Changing Student Disruptive Behavior in the School Classroom – Teachers and Educators
We’ve all had that kid in our class. The kid that constantly disrupts our lesson, doesn’t follow directions, and doesn’t do a bit of work. The one that seems to get the entire class into a frenzy. We get so frustrated with them and either send them to another class, give them detention, or even an office referral. They become labeled as the “bad kid” or the “problem student” but have we taken the time to really know this student and why they behave the way they do?
How can we minimize the disruptive behavior from our most challenging students?
Days are jammed packed full of things to do and accomplish before that bell rings but just find 5 minutes of your day by:
- Greeting them at the door
- Talking with them in the hallways
- Sitting with them at lunch
- Waiting with them at the car/bus rider line
Find any time you can to talk with a student to get to know more about them and even them about you.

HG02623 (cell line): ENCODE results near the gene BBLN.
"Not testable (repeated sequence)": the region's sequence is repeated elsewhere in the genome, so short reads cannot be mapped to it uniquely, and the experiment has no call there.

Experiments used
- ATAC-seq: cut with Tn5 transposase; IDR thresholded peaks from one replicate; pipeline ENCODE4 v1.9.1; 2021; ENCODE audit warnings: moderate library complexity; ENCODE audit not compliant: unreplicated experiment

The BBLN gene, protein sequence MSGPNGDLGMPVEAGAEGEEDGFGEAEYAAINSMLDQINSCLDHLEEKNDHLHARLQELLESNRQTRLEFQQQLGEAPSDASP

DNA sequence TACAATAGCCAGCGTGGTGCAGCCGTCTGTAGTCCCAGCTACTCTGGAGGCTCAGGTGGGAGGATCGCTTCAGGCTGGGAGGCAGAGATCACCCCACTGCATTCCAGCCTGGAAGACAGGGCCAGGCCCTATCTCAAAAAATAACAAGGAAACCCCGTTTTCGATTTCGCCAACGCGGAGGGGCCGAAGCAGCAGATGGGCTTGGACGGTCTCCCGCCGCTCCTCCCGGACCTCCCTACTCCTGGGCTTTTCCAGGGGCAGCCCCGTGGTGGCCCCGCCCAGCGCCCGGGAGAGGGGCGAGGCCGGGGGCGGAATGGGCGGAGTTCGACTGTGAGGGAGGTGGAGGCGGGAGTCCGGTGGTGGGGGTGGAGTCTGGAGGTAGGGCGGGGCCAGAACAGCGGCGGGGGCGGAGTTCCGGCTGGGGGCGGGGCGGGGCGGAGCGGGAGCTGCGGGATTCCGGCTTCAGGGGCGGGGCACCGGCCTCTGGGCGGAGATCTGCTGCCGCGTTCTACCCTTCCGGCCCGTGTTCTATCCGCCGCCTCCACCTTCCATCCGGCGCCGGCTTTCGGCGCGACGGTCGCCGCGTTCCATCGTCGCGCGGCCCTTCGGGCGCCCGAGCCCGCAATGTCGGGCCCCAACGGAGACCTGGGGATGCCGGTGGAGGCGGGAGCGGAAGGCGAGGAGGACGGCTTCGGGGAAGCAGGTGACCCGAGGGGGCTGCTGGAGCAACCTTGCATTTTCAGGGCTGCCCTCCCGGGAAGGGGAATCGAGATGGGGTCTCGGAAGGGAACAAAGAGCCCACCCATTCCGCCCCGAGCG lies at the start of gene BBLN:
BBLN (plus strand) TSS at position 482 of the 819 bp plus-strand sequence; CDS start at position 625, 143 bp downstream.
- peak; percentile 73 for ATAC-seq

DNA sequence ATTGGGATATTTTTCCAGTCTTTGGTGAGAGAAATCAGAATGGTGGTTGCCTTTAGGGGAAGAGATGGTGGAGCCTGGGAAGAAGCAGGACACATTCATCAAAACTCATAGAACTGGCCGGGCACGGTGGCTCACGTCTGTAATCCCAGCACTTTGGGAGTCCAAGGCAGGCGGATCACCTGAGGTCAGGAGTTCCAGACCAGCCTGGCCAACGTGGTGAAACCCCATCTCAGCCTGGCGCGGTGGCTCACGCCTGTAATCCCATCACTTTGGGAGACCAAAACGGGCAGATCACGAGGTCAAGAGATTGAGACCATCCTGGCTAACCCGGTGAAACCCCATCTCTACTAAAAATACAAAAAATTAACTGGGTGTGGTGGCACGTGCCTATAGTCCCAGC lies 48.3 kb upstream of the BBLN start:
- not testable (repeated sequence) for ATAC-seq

Have a Conversation.
This may sound simple but if you really listen you can put the pieces together.
- What are their likes and dislikes?
- What is home life like? Do they live with mom, dad, grandparents, etc.?
- Do they like school?
- What is their favorite subject?
- Who is their favorite teacher?
Simple questions will tell you so much about a student and why they might behave the way that they do.
Use What You Know.
Now that you’ve had a conversation and actually KNOW your student use the knowledge and information you just gained to make school some place they want to be.
- Incorporate their likes into your lessons to keep them engaged
- Use their likes as incentives for good behavior
- Home life may not be the best, so make your classroom and yourself a nurturing and supportive place that they want to come to everyday
- Talk with their favorite teacher about strategies and ideas that they use as something you can start implementing in your classroom
- Do check-in/check-out with their favorite teacher each day
5 minutes. That’s all it took to find out more about your students. 5 minutes to make your classroom less disruptive. 5 minutes to change a life.